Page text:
San Diego adopts C&D debris recycling ordinance
San Diego, CA– The San Diego
City Council passed a Construction and Demolition Debris Diversion
Deposit Ordinance (C&D Ordinance) on October 10, 2005 that
is designed to extend the life of the Miramar Landfill and to
help the city meet state recycling mandates.
The ordinance is expected to
take effect in summer 2006.
“C&D debris comprises
about one-third of the trash buried in the Miramar Landfill—or
about 400,000 tons yearly. With the Miramar Landfill scheduled
to close in only seven years the C&D recycling ordinance is
extremely important to extend the life of the only city-run landfill
in San Diego,” said Elmer L. Heap Jr., director of the city’s
Environmental Services Department.
of the 400,000 tons of C&D material buried each year in the
Miramar landfill is recyclable. This debris typically includes
asphalt, concrete, brick, dirt, cabinets, doors, fixtures, windows,
carpet and carpet padding, cardboard, drywall, landscape debris,
unpainted wood and pallets, roofing materials, and scrap metal.
Many private-sector facilities exist in the San Diego area to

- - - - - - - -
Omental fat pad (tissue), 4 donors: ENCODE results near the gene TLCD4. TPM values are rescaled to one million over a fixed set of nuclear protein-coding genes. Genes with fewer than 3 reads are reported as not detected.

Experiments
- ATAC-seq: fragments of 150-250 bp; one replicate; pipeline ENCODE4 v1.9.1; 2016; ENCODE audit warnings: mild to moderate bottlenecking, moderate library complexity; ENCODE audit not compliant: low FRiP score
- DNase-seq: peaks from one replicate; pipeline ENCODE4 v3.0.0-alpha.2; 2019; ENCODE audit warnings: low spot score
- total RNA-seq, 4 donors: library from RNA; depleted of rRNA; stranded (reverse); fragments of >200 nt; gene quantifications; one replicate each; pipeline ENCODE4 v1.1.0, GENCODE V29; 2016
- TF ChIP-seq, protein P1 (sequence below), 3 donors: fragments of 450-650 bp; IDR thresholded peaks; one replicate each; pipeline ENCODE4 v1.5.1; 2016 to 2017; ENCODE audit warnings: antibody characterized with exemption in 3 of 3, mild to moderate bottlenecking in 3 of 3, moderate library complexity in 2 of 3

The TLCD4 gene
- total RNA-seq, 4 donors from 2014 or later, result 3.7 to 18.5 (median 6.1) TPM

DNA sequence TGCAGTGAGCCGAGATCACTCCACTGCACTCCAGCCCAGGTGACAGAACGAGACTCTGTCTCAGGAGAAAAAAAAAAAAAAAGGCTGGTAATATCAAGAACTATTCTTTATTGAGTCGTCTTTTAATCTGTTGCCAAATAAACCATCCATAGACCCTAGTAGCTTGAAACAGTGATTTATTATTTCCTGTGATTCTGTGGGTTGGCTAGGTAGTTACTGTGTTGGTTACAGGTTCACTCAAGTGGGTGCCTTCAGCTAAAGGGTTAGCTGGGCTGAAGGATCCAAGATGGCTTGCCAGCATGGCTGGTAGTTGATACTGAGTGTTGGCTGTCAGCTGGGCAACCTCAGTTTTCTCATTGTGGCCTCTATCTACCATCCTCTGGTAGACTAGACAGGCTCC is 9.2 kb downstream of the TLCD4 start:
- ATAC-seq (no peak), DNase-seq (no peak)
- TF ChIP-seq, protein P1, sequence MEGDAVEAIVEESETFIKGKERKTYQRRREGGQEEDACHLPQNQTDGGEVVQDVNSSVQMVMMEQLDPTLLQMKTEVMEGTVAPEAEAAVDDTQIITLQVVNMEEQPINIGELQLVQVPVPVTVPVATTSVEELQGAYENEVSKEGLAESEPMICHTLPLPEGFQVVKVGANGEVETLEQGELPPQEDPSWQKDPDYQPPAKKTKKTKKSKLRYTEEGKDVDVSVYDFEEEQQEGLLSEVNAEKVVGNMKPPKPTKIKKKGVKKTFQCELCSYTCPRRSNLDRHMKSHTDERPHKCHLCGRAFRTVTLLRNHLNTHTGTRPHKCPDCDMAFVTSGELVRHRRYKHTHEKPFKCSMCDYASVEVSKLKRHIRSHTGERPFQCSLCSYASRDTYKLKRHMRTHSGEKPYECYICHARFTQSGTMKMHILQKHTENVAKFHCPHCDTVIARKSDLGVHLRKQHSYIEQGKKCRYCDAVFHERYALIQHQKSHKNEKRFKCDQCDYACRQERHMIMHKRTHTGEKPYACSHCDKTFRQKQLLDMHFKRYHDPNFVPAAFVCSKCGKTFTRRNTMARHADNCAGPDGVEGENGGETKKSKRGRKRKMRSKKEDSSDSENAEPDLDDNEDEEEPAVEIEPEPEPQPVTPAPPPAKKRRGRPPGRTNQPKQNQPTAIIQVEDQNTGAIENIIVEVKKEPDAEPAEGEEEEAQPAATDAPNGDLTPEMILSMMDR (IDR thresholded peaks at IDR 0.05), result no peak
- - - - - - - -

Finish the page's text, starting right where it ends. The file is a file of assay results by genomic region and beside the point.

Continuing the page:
recycle these materials, if delivered separated from other waste.
In addition to facilities that
accept already-sorted material, the City of San Diego is working
with a contractor to build a mixed-waste transfer station at the
Miramar Landfill, which will accept mixed loads of waste to be
sorted and marketed at the facility. Additional mixed-waste facilities
The C&D Ordinance will require
applicants for building and demolition permits to pay a deposit
based on the type and square footage of their project. The C&D
diversion deposit will be refunded in whole or in part after documentation
is submitted to the city showing that recycling requirements are
met. The ordinance will take effect 45 days after a mixed C&D
recycling facility is certified as having achieved a 50 percent
recycling rate. Refunds will be prorated for partial compliance.
Full refunds will be made for projects that properly document
the required diversion.
For customer convenience, the
C&D diversion deposit will be paid along with permitting fees
at the city’s Development Services Department.
Currently the City of San Diego
diverts only 45 percent of its waste from the Miramar Landfill
and has an extension to December 31, 2005 to meet the mandated
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